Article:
Lawful access, the government’s planned legislation on Internet surveillance, has generated considerable attention over the past few days as the government decided against including it in its first omnibus crime bill. That decision generated media coverage
that the government backed down in the face of a 70,000 signature online petition, and a debate in the House of Commons in which Public Safety Minister Vic Toews stated
that warrantless online wiretapping is not planned. While I recognize these developments feel like a cause for celebration, I fear there is a major problem developing as too much of this discussion doesn’t actually involve the real lawful access.
First, the omission of lawful access from Bill C-10 does not mean lawful access is dead or defeated. It is only delayed as Justice officials have indicated that the government is “committed to reintroducing” the lawful access measures. In fact, yesterday Toews confirmed again “the legislation will come.” The exclusion from the omnibus crime bill is definitely a step in the right direction – it should allow for the committee hearings that have never happened despite several attempts to pass lawful access – but lawful access will still be introduced and presumably passed at some point in the future.
Second, the debate has unfortunately veered into concerns over lawful access that don’t reflect reality.
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This past summer’s usage based billing hearing featured a critical moment when CRTC Vice-Chair Len Katz asked a question of independent ISPs that made it clear the commissioners were finally getting it. Katz started from the following premise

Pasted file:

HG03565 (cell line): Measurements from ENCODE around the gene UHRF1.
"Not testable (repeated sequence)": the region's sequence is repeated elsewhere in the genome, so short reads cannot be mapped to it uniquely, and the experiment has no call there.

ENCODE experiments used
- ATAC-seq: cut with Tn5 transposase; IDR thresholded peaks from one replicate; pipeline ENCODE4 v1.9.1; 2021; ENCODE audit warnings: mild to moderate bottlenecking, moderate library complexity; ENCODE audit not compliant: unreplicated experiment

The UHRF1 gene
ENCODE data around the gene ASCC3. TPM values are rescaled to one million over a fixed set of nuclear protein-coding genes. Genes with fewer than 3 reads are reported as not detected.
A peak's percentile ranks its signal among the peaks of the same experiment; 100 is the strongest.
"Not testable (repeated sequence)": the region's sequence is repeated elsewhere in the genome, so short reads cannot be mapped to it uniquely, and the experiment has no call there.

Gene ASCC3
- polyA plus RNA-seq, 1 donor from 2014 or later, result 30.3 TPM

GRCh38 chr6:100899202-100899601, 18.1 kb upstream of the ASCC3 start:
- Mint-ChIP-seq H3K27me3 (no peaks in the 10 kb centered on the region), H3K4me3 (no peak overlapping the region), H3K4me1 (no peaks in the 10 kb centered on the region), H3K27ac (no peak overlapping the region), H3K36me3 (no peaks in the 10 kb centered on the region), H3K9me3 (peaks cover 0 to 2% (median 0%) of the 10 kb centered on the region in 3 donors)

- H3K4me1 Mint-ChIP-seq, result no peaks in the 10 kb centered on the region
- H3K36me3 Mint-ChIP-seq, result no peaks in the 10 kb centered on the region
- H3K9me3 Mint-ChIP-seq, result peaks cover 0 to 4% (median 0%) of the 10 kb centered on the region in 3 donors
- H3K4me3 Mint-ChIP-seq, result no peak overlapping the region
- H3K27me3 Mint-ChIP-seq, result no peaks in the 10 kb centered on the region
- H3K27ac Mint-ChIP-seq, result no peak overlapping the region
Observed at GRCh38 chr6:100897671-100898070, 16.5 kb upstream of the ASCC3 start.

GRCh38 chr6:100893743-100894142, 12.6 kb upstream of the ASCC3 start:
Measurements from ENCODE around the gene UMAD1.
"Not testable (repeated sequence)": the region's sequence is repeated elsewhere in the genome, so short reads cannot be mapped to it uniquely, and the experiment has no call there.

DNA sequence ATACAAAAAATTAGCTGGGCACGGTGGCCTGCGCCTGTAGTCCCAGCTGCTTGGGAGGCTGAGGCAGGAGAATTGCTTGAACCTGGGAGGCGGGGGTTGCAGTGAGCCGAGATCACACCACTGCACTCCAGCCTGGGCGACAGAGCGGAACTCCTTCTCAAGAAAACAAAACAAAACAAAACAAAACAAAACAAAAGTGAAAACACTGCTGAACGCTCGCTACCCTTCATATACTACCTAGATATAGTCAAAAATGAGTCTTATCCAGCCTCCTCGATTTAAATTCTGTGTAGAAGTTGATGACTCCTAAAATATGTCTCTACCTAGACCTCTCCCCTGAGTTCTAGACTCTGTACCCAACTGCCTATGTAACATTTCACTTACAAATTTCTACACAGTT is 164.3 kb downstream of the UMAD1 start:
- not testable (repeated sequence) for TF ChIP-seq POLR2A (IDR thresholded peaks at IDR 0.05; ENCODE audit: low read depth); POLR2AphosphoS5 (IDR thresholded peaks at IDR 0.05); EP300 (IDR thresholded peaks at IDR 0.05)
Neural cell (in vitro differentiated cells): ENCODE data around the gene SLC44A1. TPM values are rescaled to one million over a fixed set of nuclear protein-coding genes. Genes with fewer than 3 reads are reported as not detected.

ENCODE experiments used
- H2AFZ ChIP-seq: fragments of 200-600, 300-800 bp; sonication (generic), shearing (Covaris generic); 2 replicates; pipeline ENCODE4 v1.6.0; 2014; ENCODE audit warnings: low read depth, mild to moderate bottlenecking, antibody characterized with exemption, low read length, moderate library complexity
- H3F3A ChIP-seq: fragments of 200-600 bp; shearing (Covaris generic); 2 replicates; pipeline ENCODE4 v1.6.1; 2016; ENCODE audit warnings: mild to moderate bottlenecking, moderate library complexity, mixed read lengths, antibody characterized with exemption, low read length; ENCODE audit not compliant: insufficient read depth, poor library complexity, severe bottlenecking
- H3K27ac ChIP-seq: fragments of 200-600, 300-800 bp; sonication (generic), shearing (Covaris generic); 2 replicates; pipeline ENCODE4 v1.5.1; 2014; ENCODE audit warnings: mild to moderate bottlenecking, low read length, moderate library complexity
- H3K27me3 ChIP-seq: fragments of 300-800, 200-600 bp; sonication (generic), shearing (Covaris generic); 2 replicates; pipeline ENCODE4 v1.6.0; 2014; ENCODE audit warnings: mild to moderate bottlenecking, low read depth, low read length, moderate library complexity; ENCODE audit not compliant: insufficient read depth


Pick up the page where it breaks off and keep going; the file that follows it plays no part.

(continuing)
I guess I come from the position that we, the Commission, have already recognized there is a need to create competition, more competition in order to protect Canadians, and facilities-based competition is not yet here. So it’s our job to find a vehicle to create that competition and, in the simplest terms, it is to create an environment where broadband would be made available to a third party through a lease arrangement.
The acknowledgement about the state of Canadian competition and the responsibility of the regulator to address the issue was long overdue. While the UBB decision is still forthcoming, Katz’s comments provide some reason for optimism. Yesterday’s CRTC vertical integration decision contained a similar statement that offered a strong indication that the Commission got the concerns associated with vertically integrated media companies that can use their market power in a manner that harms consumer choice :
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David Ellis has a must-read post on Rogers game throttling and the lack of action by the CRTC. The post comes as the CRTC prepares to issue updated guidelines on net neutrality complaints.
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